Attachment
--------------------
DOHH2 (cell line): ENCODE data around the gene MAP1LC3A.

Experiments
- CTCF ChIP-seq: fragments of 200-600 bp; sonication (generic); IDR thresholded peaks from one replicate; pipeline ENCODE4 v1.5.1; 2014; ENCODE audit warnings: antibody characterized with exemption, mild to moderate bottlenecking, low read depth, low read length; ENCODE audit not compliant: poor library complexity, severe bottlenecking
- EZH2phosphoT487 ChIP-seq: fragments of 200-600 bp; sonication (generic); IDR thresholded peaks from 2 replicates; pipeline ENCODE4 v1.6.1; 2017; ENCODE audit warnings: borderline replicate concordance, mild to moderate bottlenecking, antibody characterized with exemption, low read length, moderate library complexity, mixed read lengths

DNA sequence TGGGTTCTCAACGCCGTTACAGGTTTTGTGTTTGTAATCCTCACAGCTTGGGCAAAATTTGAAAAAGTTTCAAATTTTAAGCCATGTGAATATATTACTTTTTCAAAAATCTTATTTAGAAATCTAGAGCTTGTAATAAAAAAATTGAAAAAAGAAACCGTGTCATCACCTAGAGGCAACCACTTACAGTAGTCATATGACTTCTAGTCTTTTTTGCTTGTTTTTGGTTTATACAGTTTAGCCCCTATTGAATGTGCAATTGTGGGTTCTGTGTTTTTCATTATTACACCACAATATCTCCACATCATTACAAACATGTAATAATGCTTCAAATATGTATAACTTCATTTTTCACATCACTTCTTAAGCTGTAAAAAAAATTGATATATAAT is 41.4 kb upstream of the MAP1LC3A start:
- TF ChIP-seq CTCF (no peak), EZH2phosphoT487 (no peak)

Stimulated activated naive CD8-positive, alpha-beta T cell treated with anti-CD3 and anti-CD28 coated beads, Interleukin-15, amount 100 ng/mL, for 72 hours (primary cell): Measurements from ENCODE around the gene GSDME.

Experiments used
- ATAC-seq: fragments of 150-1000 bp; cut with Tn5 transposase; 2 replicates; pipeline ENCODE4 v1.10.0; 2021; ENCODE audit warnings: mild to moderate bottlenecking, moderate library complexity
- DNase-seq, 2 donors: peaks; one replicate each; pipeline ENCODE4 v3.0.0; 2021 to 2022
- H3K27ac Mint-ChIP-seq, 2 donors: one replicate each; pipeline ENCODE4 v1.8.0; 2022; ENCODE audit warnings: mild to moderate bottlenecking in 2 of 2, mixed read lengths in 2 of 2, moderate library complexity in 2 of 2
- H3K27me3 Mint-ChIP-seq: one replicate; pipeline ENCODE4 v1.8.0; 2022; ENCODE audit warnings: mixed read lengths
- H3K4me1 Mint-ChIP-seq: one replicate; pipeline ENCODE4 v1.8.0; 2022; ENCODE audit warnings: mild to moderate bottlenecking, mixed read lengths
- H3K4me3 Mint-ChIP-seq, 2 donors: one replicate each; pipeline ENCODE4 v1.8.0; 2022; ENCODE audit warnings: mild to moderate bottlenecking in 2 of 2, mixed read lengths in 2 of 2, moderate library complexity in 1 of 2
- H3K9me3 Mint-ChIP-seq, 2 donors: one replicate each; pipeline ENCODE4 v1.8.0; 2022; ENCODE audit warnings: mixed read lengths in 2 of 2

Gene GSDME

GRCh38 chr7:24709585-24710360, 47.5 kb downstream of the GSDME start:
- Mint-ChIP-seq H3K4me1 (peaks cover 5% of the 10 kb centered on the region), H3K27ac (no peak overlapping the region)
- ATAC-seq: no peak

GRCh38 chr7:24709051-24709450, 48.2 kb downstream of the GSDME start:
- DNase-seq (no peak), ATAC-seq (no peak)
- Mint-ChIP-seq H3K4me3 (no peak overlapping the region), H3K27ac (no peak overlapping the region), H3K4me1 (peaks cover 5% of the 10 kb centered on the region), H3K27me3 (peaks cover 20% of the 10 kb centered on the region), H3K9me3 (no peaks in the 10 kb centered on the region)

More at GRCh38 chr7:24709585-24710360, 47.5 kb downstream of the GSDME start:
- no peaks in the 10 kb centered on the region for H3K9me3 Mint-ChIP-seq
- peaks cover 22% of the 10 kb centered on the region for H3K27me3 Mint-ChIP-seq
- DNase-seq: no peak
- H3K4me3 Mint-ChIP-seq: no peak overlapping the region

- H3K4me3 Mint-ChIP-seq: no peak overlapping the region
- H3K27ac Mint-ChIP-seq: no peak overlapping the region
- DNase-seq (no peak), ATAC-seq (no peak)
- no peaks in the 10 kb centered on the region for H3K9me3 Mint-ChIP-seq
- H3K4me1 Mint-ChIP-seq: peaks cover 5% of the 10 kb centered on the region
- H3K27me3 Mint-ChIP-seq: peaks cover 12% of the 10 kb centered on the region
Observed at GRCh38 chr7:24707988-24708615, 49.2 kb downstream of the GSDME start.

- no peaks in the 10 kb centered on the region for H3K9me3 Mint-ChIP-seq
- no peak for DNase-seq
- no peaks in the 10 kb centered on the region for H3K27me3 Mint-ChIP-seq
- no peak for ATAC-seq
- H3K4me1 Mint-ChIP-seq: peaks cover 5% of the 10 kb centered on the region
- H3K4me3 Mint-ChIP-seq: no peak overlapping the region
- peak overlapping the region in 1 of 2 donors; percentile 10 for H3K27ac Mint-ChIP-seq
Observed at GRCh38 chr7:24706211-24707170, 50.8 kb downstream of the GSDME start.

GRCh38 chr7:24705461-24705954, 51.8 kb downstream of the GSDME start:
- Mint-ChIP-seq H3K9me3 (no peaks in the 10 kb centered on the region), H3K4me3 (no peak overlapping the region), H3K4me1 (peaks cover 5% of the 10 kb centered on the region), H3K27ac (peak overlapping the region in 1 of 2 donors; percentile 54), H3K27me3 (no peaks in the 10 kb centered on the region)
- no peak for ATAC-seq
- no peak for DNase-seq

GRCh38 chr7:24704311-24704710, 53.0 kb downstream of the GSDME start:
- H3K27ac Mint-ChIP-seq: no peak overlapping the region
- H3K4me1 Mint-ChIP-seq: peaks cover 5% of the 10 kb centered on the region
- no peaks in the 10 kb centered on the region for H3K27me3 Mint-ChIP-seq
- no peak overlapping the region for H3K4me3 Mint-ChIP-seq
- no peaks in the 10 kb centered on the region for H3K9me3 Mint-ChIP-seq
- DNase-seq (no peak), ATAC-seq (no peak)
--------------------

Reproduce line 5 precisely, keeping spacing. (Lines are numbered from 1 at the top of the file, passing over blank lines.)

DNA sequence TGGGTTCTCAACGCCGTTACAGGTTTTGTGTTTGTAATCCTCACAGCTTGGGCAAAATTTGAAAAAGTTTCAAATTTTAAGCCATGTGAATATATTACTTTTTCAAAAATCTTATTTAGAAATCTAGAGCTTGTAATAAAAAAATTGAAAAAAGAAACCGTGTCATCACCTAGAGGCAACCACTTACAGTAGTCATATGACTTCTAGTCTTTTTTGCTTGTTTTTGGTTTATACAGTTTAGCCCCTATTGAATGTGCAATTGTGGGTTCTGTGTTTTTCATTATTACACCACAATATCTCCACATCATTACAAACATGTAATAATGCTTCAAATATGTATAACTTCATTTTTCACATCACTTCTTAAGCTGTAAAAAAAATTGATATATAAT is 41.4 kb upstream of the MAP1LC3A start: